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Not to be too mean, but this sounds a bit like Courtney Love shouting of Facebook that she’s found the plane. We expect a few more details before speaking out like this.
Australian authorities combing the Indian Ocean for missing Malaysian Air Flight MH370 may have found two objects and diverted surveillance aircraft to locate them, Prime Minister Tony Abbott said.
“New and credible information has come to light in relation to the search for Malaysian Airlines Flight MH370 in the Southern Indian Ocean,” Abbott said. “The Australian Maritime Safety Authority has received information based on satellite imagery,” he said, adding two possible objects related to the search have been identified.
A Royal Australian Airforce Orion has been diverted to the area to locate the objects and three more aircraft will follow, Abbott said. AMSA is scheduled to hold a media briefing at 3:30 p.m. Sydney time today, according to an e-mailed statement.
AMSA received information based on satellite imagery of objects possibly related to the search, Abbott told lawmakers in parliament, as the search for the plane that was carrying 239 people stretched into its 13th day. Following specialist analysis of this satellite imagery, two possible objects related to the search have been identified, Abbott said.
The search area for the Boeing Co. 777-200ER, which went missing on March 8, narrowed in the southern Indian Ocean after an analysis of the plane’s probable fuel reserves. The U.S. Federal Bureau of Investigation joined Malaysia’s inquiry into the missing jet as authorities sought to retrieve deleted data on a computer flight simulator belonging to the plane’s pilot.
Satellite signals emitted periodically from Flight 370 even after other communications were shut down showed the jet operated for almost seven hours after last making contact. That may have taken the plane more than 3,000 miles from its last known location to the limits of the fuel on board, if it remained airborne the whole time.
The search for the Malaysian jet, which lost contact with air traffic control less than an hour after leaving Kuala Lumpur at 12:41 a.m. en route to Beijing, is the longest in modern passenger-airline history. The previous record was the 10-day search for a Boeing Co. 737-400 operated by Indonesia’s PT Adam Skyconnection Airlines, which went missing off the coast of that country’s Sulawesi island Jan. 1, 2007.
Much of the area Australia is scouring is within the Roaring Forties, a region between the 40th and 50th degrees of latitude south known for strong winds and wave conditions, according to charts provided by AMSA.
The FBI’s involvement, disclosed yesterday by the White House, widens the U.S. role in probing Flight 370’s disappearance. The U.S. National Transportation Safety Board and Federal Aviation Administration are already working with Malaysian authorities, as is the U.S. military.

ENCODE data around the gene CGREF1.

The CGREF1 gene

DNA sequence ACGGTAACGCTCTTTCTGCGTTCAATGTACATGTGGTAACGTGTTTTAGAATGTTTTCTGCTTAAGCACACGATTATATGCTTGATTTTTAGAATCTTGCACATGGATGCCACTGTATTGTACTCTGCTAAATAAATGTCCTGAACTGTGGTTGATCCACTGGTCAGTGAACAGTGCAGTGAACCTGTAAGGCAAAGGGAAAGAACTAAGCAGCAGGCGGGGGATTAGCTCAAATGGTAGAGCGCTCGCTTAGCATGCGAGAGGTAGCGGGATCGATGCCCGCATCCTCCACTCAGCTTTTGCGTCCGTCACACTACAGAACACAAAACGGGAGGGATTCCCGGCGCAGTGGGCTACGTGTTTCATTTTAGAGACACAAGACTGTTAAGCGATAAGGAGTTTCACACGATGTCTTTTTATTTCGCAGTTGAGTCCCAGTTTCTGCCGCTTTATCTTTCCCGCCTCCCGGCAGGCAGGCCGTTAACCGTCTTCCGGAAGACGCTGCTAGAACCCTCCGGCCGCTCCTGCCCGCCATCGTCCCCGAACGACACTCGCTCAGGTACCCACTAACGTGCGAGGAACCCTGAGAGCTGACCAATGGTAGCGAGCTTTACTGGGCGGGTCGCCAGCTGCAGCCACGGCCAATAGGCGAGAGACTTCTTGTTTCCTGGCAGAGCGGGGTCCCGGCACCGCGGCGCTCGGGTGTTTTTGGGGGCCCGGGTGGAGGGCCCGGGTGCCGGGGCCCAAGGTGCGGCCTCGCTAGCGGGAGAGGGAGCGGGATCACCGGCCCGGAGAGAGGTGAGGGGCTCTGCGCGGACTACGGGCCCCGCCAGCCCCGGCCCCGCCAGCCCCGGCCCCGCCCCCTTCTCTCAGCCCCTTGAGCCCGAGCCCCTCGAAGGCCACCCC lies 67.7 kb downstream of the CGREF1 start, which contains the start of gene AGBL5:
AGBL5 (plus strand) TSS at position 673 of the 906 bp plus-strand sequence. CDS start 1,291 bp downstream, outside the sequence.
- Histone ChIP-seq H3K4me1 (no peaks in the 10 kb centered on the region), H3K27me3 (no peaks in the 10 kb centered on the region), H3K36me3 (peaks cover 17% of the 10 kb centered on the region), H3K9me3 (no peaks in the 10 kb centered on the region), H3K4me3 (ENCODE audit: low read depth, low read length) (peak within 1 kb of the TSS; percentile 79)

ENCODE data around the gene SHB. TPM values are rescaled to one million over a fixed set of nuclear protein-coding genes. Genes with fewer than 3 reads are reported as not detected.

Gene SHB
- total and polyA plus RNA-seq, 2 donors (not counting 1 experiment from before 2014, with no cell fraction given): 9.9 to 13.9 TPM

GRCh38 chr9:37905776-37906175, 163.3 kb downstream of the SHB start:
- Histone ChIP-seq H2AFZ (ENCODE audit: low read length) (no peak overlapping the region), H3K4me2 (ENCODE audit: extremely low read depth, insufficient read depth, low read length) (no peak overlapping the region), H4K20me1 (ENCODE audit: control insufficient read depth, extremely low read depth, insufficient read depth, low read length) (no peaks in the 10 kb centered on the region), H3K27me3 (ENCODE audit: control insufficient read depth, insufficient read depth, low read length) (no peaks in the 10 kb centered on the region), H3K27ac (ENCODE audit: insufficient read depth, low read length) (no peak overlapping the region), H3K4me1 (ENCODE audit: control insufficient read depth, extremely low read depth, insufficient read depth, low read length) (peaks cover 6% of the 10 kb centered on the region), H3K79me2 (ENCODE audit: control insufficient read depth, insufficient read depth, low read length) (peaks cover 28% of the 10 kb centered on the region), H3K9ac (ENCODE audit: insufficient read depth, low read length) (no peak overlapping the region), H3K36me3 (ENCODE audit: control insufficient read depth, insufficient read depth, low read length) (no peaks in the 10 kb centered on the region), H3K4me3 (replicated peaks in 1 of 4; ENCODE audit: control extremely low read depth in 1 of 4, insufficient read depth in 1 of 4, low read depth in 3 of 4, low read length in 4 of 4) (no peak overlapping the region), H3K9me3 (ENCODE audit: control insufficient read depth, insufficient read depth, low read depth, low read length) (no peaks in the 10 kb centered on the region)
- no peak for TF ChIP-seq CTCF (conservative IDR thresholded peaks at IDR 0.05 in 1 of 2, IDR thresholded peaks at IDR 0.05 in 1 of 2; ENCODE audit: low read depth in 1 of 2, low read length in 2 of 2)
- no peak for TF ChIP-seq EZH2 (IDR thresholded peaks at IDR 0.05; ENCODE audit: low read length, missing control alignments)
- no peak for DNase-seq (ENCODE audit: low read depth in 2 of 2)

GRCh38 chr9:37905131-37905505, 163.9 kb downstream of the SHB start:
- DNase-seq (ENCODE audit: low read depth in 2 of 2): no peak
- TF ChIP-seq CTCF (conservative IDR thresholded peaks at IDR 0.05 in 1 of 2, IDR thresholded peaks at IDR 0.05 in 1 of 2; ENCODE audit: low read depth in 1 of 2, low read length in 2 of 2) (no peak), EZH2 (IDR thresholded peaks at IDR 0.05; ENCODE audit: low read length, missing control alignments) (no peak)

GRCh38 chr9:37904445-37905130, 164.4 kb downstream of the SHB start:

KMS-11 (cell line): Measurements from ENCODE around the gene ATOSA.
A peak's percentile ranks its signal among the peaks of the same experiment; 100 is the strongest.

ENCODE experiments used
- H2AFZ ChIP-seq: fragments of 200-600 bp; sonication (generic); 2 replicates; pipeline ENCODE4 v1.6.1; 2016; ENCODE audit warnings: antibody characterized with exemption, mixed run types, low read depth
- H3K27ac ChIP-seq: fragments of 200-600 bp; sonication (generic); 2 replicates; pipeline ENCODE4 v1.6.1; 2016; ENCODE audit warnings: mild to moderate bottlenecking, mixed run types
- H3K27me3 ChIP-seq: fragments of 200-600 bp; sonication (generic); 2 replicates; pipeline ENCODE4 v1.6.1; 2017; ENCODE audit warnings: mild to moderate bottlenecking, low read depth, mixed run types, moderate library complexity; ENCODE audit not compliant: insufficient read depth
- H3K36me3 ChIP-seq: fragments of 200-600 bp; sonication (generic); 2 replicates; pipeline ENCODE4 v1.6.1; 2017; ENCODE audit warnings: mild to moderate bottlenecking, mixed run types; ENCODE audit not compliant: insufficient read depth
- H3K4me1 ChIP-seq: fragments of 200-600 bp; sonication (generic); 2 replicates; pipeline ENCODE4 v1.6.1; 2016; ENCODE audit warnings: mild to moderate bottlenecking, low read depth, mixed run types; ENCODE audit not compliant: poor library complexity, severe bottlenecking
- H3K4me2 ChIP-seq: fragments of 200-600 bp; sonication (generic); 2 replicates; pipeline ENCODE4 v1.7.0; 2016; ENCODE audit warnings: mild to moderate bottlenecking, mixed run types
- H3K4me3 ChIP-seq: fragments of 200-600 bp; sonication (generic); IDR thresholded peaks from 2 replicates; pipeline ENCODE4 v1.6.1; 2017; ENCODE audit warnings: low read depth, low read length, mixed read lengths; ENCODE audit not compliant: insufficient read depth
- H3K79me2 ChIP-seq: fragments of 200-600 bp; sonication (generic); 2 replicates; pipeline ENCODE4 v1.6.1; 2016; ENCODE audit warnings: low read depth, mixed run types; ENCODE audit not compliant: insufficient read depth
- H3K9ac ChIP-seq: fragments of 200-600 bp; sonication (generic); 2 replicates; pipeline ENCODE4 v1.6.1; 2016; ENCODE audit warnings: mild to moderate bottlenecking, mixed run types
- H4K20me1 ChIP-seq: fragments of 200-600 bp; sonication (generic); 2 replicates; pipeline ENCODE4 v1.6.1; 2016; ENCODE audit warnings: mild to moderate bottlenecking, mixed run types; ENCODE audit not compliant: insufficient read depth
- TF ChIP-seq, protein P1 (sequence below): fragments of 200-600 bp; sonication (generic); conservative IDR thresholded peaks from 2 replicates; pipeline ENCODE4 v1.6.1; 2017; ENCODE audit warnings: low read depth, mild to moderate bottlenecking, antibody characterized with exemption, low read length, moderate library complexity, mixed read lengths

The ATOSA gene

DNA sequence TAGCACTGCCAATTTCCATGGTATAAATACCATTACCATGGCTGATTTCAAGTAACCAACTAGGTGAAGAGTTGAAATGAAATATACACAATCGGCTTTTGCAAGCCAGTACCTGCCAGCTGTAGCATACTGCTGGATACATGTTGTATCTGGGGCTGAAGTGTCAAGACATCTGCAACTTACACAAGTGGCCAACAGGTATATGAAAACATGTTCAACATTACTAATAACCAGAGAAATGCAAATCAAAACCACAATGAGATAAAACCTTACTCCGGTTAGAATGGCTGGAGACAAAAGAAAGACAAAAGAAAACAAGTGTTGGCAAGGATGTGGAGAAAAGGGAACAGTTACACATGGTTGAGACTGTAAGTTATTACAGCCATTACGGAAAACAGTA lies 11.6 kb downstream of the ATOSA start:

“There’s been close cooperation with the Malaysian government,” President Barack Obama said in an interview with a Dallas television station. He said the investigation is a “top priority.”
Malaysia has brought in local and international experts to examine the simulator, Hishammuddin said. Some data had been deleted and “forensic work” to retrieve it was under way, he said. The data log was cleared on Feb. 3, according to Khalid Abu Bakar, the country’s police chief.
The homes of pilot Zaharie Ahmad Shah and co-pilot Fariq Abdul Hamid were searched on March 15 after Prime Minister Najib Razak said the Malaysian Airline System Bhd. plane was intentionally diverted. It lost contact and disappeared from radar screens less than an hour after it left Kuala Lumpur bound for Beijing. Initial inquiries indicated the co-pilot was last heard by air traffic controllers.
“The passengers, the pilots and the crew remain innocent until proven otherwise,” Malaysian Acting Transport Minister Hishammuddin Hussein said. “For the sake of their families, I ask that we refrain from any unnecessary speculation that might make an already difficult time even harder.”
White House Press Secretary Jay Carney declined to comment on the status of the investigation into Flight 370 while confirming that the FBI was involved.
“We are finding that the level of cooperation with the Malaysian government is solid,” Carney told reporters. “But I have no update on the course of the investigation. It remains the case that, you know, we are not in the position yet to draw conclusions about what happened.”
To contact the reporters on this story: Edward Johnson in Sydney at email@example.com; Jason Scott in Canberra at firstname.lastname@example.org To contact the editors responsible for this story: Anand Krishnamoorthy at email@example.com Peter Hirschberg